National Hurricane Center projected path as of 10:00 AM, Monday, November 16

Central America is still reeling from Hurricane Eta, which struck the Nicaraguan coast near Bilwi on Tuesday, November 3 as a Category 4 storm. Eta did extraordinary damage to homes from wind and flooding in Nicaragua, Honduras, Guatemala and in Chiapas, Mexico. The worst damage was in Honduras and Guatemala, which also had the largest number of people who died -  over 150 people perished, mostly from drowning and as the result of mudslides. Much of Honduras near the northern coast remains flooded, with roads near San Pedro Sula cut off. Emergency response efforts have been hampered by the damage to transportation routes, and so the prospect of another, even stronger storm, is daunting indeed.

In Nicaragua there were only two confirmed deaths, both men trapped in a goldmine about 80 miles west of Bilwi. Damage to homes and roads was still significant, and there was a great deal of flooding as well, especially in Rivas. See chart below (in Spanish - from Centro Humboldt).

Source: Centro Humboldt

Last week Nicaragua's government began distribution of building supplies to provide shelter to people along the coast, and to begin the process of rebuilding homes. Those supplies may well now just be more debris in the the 160 MPH winds expected from this new storm. Nicaragua was clearly better prepared than either Honduras or Guatemala prior to Eta. The government in Nicaragua has placed a much higher priority on supporting rural communities than its neighbors and has devoted considerable resources to building a disaster response system in the years since Hurricane Mitch. That said, Nicaragua is still a country where resources are limited (and more so as it deals with sanctions from the U.S.). Another major storm will tax the limits of this system tremendously.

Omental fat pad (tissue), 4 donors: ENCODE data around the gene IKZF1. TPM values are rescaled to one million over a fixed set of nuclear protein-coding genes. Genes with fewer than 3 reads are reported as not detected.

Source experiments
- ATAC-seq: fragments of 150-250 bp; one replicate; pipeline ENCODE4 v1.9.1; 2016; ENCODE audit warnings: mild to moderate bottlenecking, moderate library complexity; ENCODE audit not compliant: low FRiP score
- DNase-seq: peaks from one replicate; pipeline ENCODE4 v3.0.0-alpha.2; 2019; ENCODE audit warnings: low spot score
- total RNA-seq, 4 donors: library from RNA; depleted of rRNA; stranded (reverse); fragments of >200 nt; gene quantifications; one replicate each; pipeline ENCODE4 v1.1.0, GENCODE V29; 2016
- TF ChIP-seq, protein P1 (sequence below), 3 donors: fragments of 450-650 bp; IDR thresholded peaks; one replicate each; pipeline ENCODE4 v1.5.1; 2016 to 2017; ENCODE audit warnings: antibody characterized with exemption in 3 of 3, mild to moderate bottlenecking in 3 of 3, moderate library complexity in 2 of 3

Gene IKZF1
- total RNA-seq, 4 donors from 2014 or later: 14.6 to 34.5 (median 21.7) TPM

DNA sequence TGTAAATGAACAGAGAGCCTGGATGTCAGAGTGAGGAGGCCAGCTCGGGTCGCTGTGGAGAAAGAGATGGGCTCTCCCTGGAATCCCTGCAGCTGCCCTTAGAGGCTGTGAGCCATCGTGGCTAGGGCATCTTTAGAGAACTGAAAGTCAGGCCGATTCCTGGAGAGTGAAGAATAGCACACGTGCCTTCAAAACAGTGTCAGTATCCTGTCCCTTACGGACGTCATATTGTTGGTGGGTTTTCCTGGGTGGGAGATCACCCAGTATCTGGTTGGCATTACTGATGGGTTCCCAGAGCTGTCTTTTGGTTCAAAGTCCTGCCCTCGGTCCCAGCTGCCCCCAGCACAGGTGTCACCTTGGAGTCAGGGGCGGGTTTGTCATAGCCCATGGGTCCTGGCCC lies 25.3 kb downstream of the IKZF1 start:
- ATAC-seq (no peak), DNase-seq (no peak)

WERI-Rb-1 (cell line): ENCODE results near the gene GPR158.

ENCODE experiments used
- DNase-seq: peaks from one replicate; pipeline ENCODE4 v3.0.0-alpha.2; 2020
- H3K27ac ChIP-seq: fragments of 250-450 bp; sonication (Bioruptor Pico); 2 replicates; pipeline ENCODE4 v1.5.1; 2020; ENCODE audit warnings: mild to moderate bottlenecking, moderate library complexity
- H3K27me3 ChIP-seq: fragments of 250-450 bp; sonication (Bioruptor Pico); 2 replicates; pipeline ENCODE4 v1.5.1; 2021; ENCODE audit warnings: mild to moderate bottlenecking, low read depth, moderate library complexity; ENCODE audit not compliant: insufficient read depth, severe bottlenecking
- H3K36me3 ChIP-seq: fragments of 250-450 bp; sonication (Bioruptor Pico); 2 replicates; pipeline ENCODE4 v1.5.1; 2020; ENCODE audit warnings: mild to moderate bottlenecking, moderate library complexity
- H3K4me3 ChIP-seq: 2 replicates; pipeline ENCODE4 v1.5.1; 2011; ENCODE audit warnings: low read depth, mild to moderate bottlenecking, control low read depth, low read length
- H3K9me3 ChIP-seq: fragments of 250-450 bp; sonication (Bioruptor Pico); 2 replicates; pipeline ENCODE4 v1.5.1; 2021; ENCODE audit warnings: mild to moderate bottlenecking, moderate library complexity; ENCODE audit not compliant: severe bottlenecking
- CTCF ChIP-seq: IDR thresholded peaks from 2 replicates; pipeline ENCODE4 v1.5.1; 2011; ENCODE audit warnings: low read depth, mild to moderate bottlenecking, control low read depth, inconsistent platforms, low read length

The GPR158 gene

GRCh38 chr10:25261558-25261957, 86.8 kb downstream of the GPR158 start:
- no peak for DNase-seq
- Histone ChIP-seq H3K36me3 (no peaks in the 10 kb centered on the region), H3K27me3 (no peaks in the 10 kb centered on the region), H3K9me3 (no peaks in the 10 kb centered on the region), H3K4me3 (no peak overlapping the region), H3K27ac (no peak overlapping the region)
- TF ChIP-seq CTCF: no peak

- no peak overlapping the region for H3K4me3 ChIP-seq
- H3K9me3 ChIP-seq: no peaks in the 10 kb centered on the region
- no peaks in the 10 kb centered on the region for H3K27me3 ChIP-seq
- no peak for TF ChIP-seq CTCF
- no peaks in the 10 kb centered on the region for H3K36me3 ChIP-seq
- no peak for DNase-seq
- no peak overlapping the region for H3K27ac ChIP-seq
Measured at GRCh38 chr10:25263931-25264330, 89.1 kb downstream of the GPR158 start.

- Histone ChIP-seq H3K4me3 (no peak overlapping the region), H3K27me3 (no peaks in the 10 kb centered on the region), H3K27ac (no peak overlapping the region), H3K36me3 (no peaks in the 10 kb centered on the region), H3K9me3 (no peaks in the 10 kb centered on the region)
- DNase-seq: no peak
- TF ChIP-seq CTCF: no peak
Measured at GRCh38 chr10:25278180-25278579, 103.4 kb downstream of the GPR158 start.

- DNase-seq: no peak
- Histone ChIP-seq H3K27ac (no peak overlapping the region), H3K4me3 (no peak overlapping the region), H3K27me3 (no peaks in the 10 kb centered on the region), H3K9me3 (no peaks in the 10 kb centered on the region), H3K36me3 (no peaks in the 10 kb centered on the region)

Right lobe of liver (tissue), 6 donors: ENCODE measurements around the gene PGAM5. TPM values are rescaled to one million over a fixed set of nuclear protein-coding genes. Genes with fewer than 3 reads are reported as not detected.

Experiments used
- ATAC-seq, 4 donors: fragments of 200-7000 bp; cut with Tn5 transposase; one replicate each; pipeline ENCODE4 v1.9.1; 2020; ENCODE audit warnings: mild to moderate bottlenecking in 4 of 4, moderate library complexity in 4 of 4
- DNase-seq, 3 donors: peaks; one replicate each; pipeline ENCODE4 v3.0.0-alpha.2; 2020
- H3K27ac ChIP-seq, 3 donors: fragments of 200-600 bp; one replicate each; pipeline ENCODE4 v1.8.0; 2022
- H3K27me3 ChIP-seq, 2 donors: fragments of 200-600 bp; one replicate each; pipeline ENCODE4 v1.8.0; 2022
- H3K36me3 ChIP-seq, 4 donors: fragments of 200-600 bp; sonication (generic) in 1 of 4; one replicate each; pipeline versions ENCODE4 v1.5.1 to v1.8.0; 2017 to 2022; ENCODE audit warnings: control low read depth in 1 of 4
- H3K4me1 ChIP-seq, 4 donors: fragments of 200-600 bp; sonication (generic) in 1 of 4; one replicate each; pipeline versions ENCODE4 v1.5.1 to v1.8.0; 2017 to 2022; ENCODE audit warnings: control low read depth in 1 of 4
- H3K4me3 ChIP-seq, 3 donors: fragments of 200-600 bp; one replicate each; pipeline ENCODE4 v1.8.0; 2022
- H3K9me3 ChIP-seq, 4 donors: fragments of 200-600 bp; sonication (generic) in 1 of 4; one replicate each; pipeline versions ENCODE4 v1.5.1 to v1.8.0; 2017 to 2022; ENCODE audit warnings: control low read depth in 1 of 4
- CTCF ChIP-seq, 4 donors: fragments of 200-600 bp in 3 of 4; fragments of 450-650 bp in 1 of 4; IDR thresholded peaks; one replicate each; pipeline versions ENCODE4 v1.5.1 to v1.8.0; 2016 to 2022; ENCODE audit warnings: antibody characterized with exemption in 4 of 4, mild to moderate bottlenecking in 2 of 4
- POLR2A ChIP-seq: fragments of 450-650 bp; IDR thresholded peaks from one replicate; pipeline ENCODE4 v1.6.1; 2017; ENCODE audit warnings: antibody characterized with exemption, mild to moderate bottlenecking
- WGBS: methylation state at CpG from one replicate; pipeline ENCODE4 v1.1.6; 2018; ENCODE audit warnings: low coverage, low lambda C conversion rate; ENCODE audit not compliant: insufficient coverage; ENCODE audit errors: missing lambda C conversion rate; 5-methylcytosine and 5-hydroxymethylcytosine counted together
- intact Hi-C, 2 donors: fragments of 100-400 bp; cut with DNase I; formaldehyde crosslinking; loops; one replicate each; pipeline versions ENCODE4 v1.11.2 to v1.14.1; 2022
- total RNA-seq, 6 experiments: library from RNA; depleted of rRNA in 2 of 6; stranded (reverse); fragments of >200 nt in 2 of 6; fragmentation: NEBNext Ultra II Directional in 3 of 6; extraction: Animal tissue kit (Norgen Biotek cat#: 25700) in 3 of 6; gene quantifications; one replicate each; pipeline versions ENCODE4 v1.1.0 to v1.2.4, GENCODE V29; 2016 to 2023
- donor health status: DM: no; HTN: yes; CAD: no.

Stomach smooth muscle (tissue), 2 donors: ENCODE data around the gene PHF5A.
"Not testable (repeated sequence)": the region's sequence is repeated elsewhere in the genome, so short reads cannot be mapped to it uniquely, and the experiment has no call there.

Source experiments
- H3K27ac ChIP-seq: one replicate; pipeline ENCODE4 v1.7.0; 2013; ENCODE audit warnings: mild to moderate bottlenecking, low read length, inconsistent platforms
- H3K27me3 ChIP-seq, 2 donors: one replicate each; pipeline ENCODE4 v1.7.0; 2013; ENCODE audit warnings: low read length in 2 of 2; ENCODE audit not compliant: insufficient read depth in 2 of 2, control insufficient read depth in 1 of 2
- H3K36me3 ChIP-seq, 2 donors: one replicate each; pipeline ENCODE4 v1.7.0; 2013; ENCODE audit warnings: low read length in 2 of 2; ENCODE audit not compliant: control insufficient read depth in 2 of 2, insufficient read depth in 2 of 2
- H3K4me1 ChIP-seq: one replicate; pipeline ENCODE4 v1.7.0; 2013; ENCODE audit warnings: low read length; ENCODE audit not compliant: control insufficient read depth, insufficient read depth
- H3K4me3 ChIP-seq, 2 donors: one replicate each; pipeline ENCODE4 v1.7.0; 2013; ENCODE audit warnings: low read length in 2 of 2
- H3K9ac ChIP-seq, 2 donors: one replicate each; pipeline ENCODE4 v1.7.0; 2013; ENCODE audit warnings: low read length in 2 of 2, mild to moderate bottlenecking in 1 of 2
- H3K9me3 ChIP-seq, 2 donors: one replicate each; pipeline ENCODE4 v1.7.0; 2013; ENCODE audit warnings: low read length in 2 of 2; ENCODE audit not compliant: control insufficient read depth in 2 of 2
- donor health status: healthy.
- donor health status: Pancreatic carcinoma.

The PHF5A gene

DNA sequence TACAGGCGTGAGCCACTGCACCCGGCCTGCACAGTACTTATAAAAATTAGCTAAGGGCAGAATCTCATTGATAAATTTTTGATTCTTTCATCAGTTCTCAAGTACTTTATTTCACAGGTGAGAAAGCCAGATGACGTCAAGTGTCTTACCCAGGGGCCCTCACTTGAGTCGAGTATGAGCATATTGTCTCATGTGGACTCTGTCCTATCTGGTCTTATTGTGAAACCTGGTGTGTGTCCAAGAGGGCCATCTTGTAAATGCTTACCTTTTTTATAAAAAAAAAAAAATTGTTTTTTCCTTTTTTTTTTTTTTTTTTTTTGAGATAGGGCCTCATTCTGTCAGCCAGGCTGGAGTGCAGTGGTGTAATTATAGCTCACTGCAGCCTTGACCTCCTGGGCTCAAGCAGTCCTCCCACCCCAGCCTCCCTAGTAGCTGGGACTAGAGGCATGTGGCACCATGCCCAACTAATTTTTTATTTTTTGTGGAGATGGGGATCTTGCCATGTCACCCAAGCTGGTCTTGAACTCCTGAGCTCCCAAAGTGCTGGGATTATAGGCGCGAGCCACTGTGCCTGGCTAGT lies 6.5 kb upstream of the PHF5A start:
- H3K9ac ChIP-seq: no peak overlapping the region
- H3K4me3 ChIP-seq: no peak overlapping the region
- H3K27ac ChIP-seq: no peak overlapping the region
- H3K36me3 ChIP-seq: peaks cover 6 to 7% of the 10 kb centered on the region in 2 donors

If you are on Twitter, photo-journalist Jeff Ernst's feed is a good resource for info on impacts in Honduras, in Spanish and English

In Honduras, people are bracing for the worst. Still suffering from flooding and the government's inability to get aid to people stranded by Eta, the country now faces mass evacuations. The U.S. Embassy reprinted an calling for evacuations in the following areas:

  • Gracias a Dios
  • Atlántida
  • Cortés
  • Colón
  • Yoro
  • Francisco Morazán
  • Olancho
  • El Paraíso
  • Choluteca
  • Valle
  • All areas previously impacted by Hurricane Eta

A friend whose family is evacuating said the road to Progreso looked like one huge caravan. Displacement is already a huge problem - nearly 3 million people impacted by Eta across Central America. The coming days are guaranteed to add tremendous pressure on people moving, and in receiving communities. We can only hope that the government of Honduras is better prepared - as much as possible, anyway, under the circumstances.

Plot comparing trajectories of storm centers for Eta and Iota. As you can see, Iota is heading straight for the area near Bilwi struck just 13 days ago.

We will have more information as it becomes available. It may be days before we know what the impact will be and what is most needed and where. The storm is expected to come ashore over night. Things we know will need to happen from the U.S. side, is to extend Temporary Protected Status to people from Honduras, Guatemala and Nicaragua again - TPS for Honduras and Nicaragua post-Mitch is in the process of being unraveled by the Trump administration. Minimally, Biden will need to extend those programs and add further protections beyond these original TPS designations for those here now.  Guatemala's government has already made a formal request for this.